Llueva/Carcavuezo to Uzueka dive through, 2017 (YouTube)
Detailed Survey : Sewers of Doom: lower left and right : upper : composite
Draft portions of new survey (Easter 2014) - cave : entrance
surface survey of sink area (May - summer 2015) : cave (published Sept 2015) : entrance series
On Paul Fretwell's latest version of the Fours Valleys survey
Line Survey :
On area survey : 4 Valleys Survey (no details)
Survex file : yes, including sink area surface survey (after Easter 2018) : 4 Valleys System - lite and complete with other caves (after Easter 2018). (Amended magnetic declination December 2013 to align with Eur79 grid and coordinates altered to fit ETRS89 datum, April 2014.) : Loch file of the 4 Valleys System + selected surrounding caves (Paul Fretwell, April 2012) (download as a zip file)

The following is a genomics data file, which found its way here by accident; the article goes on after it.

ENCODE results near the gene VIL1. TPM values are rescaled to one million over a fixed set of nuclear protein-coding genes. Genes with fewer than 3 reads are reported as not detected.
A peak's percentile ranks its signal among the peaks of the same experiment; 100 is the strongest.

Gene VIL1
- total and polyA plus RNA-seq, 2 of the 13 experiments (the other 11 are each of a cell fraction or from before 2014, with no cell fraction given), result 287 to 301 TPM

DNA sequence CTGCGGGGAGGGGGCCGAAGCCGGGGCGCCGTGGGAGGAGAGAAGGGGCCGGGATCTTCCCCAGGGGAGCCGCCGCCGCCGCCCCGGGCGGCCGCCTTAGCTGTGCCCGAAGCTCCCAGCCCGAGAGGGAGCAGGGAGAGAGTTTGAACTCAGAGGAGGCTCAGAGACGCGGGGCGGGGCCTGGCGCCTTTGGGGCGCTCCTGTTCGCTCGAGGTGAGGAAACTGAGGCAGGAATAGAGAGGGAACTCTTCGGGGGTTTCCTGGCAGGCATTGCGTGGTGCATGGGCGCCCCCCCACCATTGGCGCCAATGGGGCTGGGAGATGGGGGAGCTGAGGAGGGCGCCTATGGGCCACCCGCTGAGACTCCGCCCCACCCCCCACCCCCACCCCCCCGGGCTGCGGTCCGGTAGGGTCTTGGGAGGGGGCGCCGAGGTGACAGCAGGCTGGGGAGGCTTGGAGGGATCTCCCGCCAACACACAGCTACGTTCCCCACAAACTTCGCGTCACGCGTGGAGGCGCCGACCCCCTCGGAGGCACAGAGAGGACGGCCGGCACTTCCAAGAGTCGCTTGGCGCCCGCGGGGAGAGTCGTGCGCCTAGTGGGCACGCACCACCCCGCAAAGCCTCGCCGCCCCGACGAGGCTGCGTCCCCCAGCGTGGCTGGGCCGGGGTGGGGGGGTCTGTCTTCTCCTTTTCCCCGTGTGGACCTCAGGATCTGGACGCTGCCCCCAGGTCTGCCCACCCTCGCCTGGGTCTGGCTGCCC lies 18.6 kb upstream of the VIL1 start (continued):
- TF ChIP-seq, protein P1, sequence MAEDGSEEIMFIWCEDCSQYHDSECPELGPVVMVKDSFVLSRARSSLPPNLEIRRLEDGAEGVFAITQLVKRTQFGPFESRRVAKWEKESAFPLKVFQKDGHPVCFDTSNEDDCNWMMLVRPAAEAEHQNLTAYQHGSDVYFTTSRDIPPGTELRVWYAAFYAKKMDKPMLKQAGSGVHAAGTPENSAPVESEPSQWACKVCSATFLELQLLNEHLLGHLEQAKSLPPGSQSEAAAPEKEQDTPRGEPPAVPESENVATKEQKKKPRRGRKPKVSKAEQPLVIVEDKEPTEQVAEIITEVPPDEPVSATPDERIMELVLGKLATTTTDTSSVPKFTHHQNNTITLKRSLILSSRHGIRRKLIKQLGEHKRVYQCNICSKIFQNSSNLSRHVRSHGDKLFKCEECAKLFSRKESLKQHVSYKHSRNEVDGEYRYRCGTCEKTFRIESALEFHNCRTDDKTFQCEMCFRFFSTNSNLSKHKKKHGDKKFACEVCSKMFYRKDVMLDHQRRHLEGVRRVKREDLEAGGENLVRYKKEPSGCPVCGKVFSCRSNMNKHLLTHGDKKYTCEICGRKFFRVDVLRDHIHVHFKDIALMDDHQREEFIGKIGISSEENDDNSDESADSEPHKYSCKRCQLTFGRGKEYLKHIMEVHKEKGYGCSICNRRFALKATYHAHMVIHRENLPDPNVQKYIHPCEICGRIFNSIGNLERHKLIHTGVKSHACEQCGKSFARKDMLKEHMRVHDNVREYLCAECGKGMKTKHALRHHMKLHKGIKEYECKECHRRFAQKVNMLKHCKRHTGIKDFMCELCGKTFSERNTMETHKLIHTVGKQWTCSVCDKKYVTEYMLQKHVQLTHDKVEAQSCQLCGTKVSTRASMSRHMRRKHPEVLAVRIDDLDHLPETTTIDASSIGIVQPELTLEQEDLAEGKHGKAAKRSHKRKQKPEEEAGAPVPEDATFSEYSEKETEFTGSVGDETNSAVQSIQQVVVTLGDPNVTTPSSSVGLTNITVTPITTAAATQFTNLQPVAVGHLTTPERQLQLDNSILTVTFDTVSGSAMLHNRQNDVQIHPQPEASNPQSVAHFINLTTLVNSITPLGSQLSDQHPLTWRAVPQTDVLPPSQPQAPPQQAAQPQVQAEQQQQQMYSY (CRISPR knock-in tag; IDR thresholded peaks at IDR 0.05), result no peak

Passage direction rose diagram: Four Valleys System